What is HCL Tech Up to with Its IP Strategy?

/ August 26, 2018/ Unknown

HCL Tech released last month its Q1 FY19 results. Growth for the whole company was 9.5% yoy at CC, and at CC/CS 7.5% (estimate). HCL Tech is going through a transition year, with CC/CS growth slowing down, and recent bookings expected to accelerate growth the end of the year. The guidance of the firm reflects this CC/CS revenue growth slowdown: HCL expects CC revenue growth for FY19 to be in the range of 9.5%-11.0%, with one half of the growth coming from acquisitions, and the other half being organic.

ERS drives the growth of HCL Tech

More than ever, ERS, HCL Tech’s engineering and R&D services unit, continues to be the driver of the firm and has been since Q3 FY17 (calendar Q4 2016). The unit crossed in Q1 FY19 the USD 500m revenue threshold, and has added approximately USD 175m in quarterly revenues since Q3 FY17. HCL’s ERS unit is now #3 globally by revenues, close to # 2 Alten. In all likelihood, HCL will overtake Alten in 2019, even if Alten itself is also a success story.

The economics of the partnership is unclear

The success of ERS is first and foremost related to the IP partnership strategy of HCL Tech, which has brought, on average, 2000 bps in additional revenue growth to ERS. HCL Tech has been buying ten-year software product rights (mostly from IBM, and to a lesser extent from Cisco, JDA Software, and DXC), and enhances them. ERS bills the ISV for this product development activity. The economics of the IP partnership is not entirely clear from both HCL’s and IBM’s perspectives.

For the IBM/ISV point of view, IP partnerships (with HCL, and also with Tech Mahindra and Aricent) bring upfront payments. Then IBM pays to HCL ER&D charges. What does it make sense for IBM to have upfront payments and quarterly expenses? Is there an element of R&D tax credit that is applicable in the US ? Whatever the rationale for IBM to license its IP, this must be a profitable business.

From an HCL perspective, HCL makes several phases payments to IBM, gets ER&D revenues, and shares some license revenues with IBM from selling the product. Like for IBM, the economics are difficult to understand, although HCL reported for its mode three business, an EBIT margin of 27%.

How large can HCL growth its IP business?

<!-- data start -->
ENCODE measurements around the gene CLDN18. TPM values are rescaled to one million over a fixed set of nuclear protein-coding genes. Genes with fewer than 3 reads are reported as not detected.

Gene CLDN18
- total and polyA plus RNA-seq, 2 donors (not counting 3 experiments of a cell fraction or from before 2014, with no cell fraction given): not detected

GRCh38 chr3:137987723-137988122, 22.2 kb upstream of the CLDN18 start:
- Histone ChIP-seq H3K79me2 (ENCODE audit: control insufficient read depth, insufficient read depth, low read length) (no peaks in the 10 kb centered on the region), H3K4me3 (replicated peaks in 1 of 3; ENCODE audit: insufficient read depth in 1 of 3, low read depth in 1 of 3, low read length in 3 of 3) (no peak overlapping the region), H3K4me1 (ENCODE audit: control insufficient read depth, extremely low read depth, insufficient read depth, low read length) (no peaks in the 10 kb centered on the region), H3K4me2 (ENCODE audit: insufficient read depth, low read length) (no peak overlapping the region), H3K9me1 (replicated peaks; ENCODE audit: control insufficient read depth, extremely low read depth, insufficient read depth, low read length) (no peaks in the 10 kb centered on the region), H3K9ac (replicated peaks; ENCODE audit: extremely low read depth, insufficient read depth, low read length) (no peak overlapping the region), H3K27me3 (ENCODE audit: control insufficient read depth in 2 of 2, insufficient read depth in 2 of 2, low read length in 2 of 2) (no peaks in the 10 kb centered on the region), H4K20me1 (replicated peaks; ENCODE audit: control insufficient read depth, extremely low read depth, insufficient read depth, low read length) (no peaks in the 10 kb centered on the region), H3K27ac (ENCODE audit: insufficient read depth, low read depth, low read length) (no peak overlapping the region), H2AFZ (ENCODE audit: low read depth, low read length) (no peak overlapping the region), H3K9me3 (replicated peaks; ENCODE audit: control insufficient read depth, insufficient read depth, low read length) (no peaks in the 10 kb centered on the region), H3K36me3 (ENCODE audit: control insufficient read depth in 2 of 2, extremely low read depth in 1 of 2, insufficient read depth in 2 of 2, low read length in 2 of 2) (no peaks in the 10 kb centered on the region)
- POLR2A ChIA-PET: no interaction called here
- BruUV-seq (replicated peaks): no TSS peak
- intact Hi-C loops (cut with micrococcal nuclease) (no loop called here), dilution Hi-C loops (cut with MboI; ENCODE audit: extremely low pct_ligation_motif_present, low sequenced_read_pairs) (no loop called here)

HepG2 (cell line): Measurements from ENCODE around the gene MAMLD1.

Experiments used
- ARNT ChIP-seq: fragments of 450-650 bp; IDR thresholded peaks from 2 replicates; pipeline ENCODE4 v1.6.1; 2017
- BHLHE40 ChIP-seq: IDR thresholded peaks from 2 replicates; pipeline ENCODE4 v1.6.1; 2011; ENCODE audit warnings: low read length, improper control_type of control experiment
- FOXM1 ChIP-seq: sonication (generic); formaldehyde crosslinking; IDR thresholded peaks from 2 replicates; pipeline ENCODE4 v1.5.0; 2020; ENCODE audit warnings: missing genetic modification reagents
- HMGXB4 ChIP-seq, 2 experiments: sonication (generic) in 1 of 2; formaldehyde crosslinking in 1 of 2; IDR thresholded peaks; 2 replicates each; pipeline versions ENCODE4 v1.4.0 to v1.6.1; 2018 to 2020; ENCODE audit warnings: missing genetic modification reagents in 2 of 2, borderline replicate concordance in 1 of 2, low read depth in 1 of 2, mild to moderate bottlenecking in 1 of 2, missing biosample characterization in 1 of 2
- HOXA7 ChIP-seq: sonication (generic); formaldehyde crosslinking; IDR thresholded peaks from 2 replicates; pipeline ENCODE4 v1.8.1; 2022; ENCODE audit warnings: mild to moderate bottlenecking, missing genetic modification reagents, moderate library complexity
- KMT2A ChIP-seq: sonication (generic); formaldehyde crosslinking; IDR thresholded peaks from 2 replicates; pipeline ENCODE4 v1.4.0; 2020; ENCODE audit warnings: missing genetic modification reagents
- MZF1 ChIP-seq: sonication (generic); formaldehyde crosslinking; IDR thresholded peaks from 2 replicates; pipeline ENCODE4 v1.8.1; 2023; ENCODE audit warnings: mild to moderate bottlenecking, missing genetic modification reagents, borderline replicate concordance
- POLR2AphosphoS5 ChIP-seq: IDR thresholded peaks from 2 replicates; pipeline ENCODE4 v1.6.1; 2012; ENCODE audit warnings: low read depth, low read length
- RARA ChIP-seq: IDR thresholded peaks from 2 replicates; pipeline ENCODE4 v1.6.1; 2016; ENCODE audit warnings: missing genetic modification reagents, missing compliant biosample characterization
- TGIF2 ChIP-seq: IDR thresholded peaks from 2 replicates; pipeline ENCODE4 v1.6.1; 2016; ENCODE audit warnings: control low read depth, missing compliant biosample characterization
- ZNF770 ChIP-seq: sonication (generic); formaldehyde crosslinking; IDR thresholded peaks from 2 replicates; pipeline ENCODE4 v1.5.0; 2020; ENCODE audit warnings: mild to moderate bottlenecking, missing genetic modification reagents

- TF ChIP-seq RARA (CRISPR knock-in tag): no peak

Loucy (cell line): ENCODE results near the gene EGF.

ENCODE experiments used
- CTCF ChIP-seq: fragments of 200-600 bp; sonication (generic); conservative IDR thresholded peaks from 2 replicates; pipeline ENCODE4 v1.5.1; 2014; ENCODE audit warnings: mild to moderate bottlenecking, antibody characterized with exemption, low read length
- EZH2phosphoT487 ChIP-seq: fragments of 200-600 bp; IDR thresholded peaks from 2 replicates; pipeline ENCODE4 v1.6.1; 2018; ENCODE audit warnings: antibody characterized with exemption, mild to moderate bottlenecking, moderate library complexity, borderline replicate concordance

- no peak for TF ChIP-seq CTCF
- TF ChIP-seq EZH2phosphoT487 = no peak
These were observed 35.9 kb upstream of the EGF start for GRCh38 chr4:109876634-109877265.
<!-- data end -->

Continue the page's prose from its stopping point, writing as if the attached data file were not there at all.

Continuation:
One thing is clear: HCL wants to build a sizable ISV business. How big? HCL Tech has not provided further information on its scaling ambitions. As of Q1 FY19, IP or mode three revenues accounted for approximately 11% of its revenues or about USD 227m. Examples from competitors suggest that 20% to 30% probably is the right range. CGI, the Canadian IT services firm, which is known for its emphasis on IP, currently derives approximately 22% of revenues from IP. Sopra, the French IT services vendor, wants to reach 20% by 2020.

HCL Tech’s IP business includes a variety of different assets

Along its IP partnerships and acquisitions, HCL Tech has assembled a broad portfolio of software products and IP. The portfolio ranges from application security (IBM) to collaboration applications (in all likelihood Cisco), mainframe middleware and mainframe application modernization (IBM), data-related software (Actian with Ingres and IBM with Sybase), marketing applications (JDA in all likelihood, and IBM for its WebSphere product), and core banking application (from DXC/CSC).

This is a wide portfolio! At this stage, HCL Tech seems to have had an opportunistic approach, rather than a strategy to build a consistent and comprehensive portfolio. Also, 40% of its IP portfolio is digital (e.g., security, ecommerce, cloud, automation and AI), and the remaining 60% comprises mature software products. HCL Tech is therefore not shy of buying mature technology and also competiting technologies.

The product invesment takes up to 24 months

The priority of HCL with these acquired IPs is to refresh them. The company relies on relies on creating a backlog of client request during its initial catch-up phase. Then it enhances the products, and finally moves on to product modernization (e.g., SaaS-ify the product, bring AI capabilities) after 12 to 24 months.

Along with this investment in the product, HCL Tech is rebanding it (it recently launched HCL Informix), and starts selling the IPs, as part of managed services contracts, reflecting a focus on selling solutions combining software and services.

We reiterate: this is a bold strategy

It is reassuring to see that HCL Tech is following a very structured way of building its mode three business. Still, questions remain: by far, this is the fastest softwre product ramp-up I have seen in the industry. It raises many questions: does it make sense to have a series of IP, rather than one consistent set of products? How will the seasonality of software product sales impact HCL Tech as a whole? And last and final question: what will happen to the ERS business once the product software software ramps down?

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